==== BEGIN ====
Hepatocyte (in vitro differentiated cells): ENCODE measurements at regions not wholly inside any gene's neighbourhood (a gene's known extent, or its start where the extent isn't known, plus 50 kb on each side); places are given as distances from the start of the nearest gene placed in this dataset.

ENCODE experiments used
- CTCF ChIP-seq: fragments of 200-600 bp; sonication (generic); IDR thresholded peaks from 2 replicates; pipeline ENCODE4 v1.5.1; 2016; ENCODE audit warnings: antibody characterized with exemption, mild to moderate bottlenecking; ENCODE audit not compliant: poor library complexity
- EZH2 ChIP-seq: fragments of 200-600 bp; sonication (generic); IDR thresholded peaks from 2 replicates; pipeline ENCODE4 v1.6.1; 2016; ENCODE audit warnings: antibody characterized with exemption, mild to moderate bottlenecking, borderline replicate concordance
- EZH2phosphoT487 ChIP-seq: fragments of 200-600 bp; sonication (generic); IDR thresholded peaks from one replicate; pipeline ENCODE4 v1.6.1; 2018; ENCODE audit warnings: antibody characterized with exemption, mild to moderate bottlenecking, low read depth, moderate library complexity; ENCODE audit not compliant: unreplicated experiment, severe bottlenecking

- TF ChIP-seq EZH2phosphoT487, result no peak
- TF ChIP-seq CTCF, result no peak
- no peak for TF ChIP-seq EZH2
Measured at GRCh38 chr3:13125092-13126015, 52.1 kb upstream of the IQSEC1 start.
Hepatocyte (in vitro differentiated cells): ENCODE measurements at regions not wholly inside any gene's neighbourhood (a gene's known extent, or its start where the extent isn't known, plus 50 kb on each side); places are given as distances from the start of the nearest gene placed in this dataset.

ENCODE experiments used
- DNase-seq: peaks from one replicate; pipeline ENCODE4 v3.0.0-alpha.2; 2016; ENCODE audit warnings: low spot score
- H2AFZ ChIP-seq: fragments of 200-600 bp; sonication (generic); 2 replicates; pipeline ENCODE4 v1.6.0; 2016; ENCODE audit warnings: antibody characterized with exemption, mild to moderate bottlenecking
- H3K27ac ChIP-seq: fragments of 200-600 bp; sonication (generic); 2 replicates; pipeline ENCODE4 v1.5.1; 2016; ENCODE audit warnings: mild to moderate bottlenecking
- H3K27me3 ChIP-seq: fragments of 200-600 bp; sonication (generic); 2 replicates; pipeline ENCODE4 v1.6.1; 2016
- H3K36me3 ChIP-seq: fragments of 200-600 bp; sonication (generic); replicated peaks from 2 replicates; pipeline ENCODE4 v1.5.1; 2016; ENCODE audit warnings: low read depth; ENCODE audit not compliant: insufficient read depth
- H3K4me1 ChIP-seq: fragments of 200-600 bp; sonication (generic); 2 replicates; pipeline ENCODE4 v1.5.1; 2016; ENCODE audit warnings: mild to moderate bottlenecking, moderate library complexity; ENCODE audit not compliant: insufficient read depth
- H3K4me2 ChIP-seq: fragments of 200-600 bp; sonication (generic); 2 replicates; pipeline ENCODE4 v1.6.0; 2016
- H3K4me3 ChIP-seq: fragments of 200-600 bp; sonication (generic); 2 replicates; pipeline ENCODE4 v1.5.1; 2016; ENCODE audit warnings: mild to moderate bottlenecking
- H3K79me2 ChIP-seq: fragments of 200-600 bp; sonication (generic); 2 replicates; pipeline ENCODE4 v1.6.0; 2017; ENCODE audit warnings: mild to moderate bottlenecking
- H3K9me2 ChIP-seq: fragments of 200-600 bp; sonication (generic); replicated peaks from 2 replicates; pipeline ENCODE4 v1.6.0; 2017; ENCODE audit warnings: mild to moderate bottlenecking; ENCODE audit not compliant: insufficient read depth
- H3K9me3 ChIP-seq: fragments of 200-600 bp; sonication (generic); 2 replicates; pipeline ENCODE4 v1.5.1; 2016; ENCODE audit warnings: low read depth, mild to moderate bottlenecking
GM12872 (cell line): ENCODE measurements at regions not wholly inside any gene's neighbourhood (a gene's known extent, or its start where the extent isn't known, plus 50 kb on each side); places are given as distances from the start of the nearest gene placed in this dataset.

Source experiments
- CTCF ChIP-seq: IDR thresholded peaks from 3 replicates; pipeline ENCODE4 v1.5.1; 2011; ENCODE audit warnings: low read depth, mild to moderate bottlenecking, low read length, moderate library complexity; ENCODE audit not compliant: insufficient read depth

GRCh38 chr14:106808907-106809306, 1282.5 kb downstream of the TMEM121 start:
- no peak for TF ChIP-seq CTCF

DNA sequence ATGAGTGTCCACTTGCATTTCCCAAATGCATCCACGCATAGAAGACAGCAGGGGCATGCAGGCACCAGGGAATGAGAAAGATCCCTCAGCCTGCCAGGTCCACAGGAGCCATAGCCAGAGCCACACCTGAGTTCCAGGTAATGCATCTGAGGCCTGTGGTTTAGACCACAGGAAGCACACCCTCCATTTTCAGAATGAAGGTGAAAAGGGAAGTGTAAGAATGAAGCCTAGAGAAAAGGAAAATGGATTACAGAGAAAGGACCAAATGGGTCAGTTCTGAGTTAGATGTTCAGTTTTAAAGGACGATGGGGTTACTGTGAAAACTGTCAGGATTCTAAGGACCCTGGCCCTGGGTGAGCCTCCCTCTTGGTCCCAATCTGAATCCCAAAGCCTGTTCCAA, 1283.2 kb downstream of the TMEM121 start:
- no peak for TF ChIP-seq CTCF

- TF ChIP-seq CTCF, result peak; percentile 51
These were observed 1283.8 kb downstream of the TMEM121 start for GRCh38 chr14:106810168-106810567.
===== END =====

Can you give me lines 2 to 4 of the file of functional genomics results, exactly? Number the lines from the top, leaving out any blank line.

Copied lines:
ENCODE experiments used
- CTCF ChIP-seq: fragments of 200-600 bp; sonication (generic); IDR thresholded peaks from 2 replicates; pipeline ENCODE4 v1.5.1; 2016; ENCODE audit warnings: antibody characterized with exemption, mild to moderate bottlenecking; ENCODE audit not compliant: poor library complexity
- EZH2 ChIP-seq: fragments of 200-600 bp; sonication (generic); IDR thresholded peaks from 2 replicates; pipeline ENCODE4 v1.6.1; 2016; ENCODE audit warnings: antibody characterized with exemption, mild to moderate bottlenecking, borderline replicate concordance